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NI 9253 Butterworth LPF

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Deploying several 9253's to take advantage of the integral LPFs and remove a high frequency component of my signals.

 

Required passband is 0-55Hz. Plan to use the 125Hz configuration

Significant content at 994Hz  to be attenuated as much as possible. Plan to use 4 Pole

Response Time/Phase Shift is not critical. Will use the Butterworth filter.

Data Rate: Plan to use the internal timebase of 12.8MHz and a decimation rate of 200 to achieve a data rate of 500Hz for each channel.

 

Question: In the DataSheet at the bottom of p22, there is mention of aliasing that could occur for frequencies higher then 1/2 of the sampling frequency. I assume that this pertains to the 12.8MHz timebase, so that I will not have aliasing as long as all signal frequencies are less then 6.4MHz. I just want to make sure this is correct and that the 500Hz data rate I'm striving for is irrelevant relative to aliasing.

 

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Hi ksholly,

 

And yes data rate will not affect the Aliasing.

In order to determine the Nyquist frequency which is the reference frequency to avoid aliasing:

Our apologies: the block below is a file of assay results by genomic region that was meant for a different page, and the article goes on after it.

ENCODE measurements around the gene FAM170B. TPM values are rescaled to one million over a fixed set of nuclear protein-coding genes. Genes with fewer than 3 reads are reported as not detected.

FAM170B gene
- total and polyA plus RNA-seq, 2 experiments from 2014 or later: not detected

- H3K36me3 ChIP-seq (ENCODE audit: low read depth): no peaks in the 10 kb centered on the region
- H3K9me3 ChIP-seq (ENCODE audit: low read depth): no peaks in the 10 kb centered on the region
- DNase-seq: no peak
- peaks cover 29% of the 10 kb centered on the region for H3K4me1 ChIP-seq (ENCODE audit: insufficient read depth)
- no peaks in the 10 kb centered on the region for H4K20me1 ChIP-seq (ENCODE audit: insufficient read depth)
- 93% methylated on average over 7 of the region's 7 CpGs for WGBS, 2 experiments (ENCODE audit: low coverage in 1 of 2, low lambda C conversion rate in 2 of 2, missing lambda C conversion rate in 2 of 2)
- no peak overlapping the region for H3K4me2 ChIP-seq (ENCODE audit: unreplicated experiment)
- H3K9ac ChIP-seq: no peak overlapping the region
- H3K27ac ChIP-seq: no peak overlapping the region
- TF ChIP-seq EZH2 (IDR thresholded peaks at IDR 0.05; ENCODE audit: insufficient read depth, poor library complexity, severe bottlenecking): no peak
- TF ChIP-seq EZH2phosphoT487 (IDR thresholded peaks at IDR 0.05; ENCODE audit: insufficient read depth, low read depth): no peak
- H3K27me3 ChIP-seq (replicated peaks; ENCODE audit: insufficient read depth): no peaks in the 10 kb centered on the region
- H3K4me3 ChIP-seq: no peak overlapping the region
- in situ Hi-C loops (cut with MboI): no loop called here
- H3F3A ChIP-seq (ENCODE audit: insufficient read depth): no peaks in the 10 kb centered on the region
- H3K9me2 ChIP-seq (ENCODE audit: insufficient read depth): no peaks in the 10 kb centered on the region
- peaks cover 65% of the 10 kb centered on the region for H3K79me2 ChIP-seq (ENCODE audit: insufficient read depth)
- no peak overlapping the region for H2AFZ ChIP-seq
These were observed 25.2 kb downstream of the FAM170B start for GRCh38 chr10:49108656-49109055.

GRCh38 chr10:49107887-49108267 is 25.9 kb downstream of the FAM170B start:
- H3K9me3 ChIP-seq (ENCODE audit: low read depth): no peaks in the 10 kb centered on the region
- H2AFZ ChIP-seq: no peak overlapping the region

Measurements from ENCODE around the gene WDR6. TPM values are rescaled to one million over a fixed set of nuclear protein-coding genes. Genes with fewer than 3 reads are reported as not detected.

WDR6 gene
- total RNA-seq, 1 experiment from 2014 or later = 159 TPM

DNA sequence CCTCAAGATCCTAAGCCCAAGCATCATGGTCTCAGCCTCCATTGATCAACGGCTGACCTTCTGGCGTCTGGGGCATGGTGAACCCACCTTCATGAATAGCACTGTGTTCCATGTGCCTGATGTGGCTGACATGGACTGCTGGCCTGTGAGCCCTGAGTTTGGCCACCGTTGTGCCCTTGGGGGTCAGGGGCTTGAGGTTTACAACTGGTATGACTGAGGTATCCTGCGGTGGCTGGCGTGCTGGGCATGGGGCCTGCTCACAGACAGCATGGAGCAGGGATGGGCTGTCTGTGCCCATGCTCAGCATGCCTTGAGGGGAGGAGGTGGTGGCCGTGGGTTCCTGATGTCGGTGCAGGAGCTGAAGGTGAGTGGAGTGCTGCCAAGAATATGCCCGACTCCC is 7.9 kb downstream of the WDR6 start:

You may refer the first page of the NI 9253 Datasheet: https://www.ni.com/pdf/manuals/378060a_02.pdf
which shown the sampling frequency, fs (50k per sample per second per channel).
To avoid Aliasing, simply follow the formula, fN=fs/2 to obtain the Nyquist Frequency needed, any frequency below Nyquist frequency, will not alias.

 

For more information about Alias Calculation, kindly refer to this link:
https://zone.ni.com/reference/en-XX/help/371361R-01/lvanlsconcepts/aliasing/

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Hi ksholly,

 

The NI 9253 implements multiple filter stages to provide an accurate representation of in band and out of band signals. As a part of this multi stage design we include analog anti aliasing filters to attenuate the higher frequency content that could alias into the passband. This is different than the aliasing discussed on pg. 22. The aliasing discussed in the comment on pg. 22 is in reference to signals in the transition band of the butterworth filter itself and is a more general comment about butterworth filters. 

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Thanks...

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